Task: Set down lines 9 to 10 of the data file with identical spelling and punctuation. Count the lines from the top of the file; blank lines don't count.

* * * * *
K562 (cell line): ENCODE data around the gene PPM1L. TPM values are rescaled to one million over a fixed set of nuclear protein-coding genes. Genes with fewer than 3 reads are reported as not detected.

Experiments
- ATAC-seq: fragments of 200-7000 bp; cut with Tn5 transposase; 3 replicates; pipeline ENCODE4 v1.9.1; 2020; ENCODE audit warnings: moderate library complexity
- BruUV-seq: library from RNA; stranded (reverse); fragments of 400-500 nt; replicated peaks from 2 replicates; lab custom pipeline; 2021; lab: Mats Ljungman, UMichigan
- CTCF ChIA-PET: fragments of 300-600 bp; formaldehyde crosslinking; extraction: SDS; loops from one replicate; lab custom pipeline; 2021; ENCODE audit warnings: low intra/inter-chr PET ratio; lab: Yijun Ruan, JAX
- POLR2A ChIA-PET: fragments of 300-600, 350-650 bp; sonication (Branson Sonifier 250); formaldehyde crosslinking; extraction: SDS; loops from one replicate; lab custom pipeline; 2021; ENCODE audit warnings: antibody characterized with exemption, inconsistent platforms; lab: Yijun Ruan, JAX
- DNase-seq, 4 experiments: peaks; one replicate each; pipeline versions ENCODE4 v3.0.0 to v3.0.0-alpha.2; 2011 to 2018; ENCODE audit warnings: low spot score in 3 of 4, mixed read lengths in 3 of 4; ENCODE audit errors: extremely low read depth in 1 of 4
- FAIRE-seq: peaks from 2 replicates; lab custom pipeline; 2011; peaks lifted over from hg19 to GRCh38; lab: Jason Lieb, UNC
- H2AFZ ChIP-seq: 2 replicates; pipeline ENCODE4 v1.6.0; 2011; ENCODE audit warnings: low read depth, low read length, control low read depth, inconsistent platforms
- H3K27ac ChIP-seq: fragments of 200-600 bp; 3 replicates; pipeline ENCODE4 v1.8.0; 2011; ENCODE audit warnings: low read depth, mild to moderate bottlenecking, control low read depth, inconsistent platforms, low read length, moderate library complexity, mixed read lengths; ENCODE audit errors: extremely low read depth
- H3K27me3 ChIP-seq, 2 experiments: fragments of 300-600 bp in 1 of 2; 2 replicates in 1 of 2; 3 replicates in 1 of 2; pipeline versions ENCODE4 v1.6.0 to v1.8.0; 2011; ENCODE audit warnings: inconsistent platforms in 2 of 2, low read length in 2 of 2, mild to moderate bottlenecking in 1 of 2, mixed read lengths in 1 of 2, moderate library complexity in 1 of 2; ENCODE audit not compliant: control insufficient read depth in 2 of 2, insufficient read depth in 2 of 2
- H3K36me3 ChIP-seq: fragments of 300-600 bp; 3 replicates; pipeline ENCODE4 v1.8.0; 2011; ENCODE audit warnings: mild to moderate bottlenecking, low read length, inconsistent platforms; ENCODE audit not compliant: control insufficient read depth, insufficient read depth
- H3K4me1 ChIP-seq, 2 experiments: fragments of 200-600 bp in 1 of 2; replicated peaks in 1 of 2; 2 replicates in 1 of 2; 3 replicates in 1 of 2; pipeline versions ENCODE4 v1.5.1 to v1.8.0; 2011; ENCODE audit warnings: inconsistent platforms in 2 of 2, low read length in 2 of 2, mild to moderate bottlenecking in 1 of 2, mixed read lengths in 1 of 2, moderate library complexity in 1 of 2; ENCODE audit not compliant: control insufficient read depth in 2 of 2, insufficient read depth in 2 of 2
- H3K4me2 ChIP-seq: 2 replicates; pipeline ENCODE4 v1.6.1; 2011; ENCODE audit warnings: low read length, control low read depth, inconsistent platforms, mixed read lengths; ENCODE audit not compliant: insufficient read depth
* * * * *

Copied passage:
- H2AFZ ChIP-seq: 2 replicates; pipeline ENCODE4 v1.6.0; 2011; ENCODE audit warnings: low read depth, low read length, control low read depth, inconsistent platforms
- H3K27ac ChIP-seq: fragments of 200-600 bp; 3 replicates; pipeline ENCODE4 v1.8.0; 2011; ENCODE audit warnings: low read depth, mild to moderate bottlenecking, control low read depth, inconsistent platforms, low read length, moderate library complexity, mixed read lengths; ENCODE audit errors: extremely low read depth